Quico Meirelles: ‘We talk about racism. We’ve trying to create a faithful portrait’ Photo: Fabio Braga/O2/Promotional
Even though the series portrays a neighborhood on the periphery, they avoided repeating a story about the violence of the slums like City of God, directed by Meirelles. “It’s a neighborhood that’s far from the city center, but it isn’t a slum. We’ve seen films with policemen climbing hills with guns in their hands, and we didn’t want to do that,” explains Quico.
According to Fernando, it’s his son Quico who’s directing the series. “I’m directing two episodes and I follow orders. Since I’ve been traveling a lot, we exchange messages using WhatsApp,” he says by email from London.
The first season of Misty Peak will have 10 episodes, an hour each in duration. In addition to two episodes directed by Fernando, four of them will be directed by Quico, three by Luis Carone and one by Rodrigo Pesavento. According to Quico, the four of them have gotten together to create continuity. “Together we’ve created the language, camera movement and dramaturgy.” Filming is finishing this month.
‘In terms of protests against the series, I hope that God listens and makes them happen,’ says Fernando Meirelles
To the director, all he wants is to have created a product that is relevant enough to cause mobilizations online.
Fernando films Misty Peak with his son Photo: Fabio Braga/O2/Promotional
The story takes place in a Brazil in which marijuana has been legalized.
Many countries have already legalized it or tolerate its consumption. Decriminalization comes later.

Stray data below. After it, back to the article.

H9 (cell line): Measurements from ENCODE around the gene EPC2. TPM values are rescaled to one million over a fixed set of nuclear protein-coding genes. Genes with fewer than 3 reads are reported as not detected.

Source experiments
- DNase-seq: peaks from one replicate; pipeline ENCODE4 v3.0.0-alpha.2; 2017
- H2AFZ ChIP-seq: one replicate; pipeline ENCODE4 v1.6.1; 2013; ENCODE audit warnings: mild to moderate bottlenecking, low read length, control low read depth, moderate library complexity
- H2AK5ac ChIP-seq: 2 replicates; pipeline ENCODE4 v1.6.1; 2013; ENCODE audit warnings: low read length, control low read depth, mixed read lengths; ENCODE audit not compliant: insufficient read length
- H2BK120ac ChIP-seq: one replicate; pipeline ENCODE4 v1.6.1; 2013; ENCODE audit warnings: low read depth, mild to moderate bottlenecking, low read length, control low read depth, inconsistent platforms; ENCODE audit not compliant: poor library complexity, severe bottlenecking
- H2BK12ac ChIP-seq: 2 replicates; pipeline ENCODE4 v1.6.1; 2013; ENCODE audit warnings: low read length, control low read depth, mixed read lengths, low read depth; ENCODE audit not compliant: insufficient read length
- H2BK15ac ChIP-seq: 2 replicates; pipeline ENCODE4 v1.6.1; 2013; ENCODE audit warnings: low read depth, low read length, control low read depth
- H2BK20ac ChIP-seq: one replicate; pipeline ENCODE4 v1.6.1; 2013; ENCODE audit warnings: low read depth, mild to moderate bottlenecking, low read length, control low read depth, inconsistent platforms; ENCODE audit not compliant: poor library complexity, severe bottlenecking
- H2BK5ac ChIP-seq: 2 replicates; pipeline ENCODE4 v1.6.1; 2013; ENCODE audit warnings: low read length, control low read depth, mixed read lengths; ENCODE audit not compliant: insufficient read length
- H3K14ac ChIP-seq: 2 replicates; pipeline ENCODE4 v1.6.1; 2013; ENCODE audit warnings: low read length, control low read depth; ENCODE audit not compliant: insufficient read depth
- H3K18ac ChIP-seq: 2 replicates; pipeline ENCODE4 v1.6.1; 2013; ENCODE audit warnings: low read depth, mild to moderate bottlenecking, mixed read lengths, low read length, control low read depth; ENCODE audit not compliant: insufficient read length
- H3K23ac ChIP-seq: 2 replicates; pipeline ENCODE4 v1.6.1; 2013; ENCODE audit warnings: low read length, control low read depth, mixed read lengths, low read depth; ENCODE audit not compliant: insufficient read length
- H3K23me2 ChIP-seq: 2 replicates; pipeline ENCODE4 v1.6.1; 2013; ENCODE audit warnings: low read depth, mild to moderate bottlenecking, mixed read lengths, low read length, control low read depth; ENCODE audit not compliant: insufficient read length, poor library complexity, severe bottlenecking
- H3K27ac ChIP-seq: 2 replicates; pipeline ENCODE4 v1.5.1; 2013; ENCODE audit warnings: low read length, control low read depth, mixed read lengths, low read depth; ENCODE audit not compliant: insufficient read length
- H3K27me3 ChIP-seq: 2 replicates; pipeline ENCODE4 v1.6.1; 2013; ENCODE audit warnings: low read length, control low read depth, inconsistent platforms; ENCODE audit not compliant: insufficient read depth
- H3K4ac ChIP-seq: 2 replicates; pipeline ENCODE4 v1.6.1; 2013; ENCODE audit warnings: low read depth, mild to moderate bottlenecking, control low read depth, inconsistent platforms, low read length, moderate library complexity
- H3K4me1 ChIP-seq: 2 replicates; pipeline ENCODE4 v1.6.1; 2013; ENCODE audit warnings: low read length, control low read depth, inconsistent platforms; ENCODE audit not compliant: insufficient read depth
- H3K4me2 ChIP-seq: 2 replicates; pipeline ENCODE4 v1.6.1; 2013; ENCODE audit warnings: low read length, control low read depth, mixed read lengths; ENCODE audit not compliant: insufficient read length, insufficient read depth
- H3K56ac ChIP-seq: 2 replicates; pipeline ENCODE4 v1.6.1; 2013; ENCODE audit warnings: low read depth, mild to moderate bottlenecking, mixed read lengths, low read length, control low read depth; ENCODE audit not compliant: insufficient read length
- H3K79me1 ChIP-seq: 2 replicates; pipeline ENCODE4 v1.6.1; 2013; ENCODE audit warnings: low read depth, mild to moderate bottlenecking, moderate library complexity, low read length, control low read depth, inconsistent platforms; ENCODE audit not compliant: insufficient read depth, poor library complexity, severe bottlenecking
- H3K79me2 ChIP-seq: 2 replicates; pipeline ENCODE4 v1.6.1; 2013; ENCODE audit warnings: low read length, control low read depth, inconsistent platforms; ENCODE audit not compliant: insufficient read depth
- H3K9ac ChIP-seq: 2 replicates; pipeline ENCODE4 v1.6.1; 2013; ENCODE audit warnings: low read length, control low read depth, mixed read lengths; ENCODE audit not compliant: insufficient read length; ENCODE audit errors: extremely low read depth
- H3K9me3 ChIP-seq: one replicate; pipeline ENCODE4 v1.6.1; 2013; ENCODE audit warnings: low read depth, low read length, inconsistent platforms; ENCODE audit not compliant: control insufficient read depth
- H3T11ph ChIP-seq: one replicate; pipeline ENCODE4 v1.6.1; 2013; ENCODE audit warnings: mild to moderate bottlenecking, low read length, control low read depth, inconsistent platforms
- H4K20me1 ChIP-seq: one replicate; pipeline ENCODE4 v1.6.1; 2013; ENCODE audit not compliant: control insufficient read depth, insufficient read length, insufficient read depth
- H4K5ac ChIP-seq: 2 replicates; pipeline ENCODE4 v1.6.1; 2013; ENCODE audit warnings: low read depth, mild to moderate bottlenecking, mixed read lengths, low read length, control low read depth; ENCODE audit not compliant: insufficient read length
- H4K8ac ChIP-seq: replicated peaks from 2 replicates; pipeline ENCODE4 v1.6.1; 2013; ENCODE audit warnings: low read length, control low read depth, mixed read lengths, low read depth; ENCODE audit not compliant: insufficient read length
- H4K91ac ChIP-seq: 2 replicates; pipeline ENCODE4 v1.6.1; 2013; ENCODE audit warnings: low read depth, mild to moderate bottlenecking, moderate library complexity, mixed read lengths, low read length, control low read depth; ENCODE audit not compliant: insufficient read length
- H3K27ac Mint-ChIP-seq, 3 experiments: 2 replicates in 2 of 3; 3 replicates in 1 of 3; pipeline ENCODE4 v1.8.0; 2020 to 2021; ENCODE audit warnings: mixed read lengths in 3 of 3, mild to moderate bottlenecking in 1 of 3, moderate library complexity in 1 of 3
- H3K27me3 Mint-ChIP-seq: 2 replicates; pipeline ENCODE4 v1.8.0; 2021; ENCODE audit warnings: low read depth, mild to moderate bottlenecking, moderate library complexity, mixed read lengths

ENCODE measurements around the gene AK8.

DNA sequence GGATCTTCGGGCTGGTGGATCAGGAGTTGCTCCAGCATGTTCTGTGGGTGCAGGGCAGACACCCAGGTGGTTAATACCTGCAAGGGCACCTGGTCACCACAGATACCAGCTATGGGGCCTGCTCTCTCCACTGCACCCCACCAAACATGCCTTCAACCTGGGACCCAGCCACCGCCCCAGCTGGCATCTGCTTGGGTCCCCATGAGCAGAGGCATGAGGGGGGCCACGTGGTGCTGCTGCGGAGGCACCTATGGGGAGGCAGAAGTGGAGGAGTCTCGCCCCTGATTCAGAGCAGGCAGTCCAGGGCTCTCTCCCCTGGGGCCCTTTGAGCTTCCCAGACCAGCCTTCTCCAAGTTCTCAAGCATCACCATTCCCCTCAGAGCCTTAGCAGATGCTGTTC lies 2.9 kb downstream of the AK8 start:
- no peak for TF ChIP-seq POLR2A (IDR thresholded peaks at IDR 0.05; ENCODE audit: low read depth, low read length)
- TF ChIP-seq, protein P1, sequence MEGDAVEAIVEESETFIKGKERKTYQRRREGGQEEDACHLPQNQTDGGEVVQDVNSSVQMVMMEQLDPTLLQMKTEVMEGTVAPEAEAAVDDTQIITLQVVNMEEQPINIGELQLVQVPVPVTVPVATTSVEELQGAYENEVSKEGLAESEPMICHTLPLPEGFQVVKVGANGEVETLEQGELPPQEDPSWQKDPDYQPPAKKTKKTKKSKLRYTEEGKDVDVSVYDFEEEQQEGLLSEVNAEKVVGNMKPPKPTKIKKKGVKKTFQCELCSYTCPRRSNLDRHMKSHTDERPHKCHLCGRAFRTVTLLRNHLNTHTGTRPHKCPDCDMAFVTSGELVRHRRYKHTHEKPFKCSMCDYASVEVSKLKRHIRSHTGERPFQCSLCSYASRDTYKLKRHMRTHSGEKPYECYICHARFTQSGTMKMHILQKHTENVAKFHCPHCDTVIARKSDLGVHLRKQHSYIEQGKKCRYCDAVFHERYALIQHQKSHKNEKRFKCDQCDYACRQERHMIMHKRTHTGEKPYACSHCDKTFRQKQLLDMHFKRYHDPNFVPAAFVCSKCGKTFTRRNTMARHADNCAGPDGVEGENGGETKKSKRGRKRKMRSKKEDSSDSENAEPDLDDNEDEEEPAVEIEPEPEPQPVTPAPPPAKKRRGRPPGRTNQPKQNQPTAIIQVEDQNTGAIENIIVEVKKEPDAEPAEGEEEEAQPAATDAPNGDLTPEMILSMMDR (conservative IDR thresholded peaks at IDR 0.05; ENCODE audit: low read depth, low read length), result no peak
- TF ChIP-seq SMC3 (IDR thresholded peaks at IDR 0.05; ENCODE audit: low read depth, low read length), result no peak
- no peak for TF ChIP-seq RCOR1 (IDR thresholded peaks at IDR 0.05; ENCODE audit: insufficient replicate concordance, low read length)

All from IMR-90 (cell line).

Legalization is the path. We’ve just entered a longer path full of obstacles, but like climate change, it’s inexorable.
Are you concerned with protests or boycotts?
The fact that conservative people are in power will not make people who are interested in this subject disappear. In terms of the online mobilizations and protests, I hope God listens and makes them happen. What we want most is to be relevant regarding this issue.
The series presents a scenario in which marijuana is legalized in Brazil. Are you personally in favor of legalization?
The series begins when the law is passed by Congress, so we don’t discuss the pros and cons of legalization much. I don’t smoke, but I’m in favor of legalization. As far as I know, the money from the illegal sale of marijuana provides a base for the supply chain of crime. A steady flow of money keeps the machine running. When you cut off these funds by legalizing commercialization, you compromise other criminal operations. Another argument is that today no one stops smoking because it’s illegal. In other words, since legalization won’t increase consumption, at least the government will benefit from the taxes it’ll receive from this enormous industry.
Do you think that what’s happening at the moment will influence the audiovisual scene in Brazil?
Up until now, we haven’t had any clues as to what will happen, so I’m waiting and giving them the benefit of the doubt for now.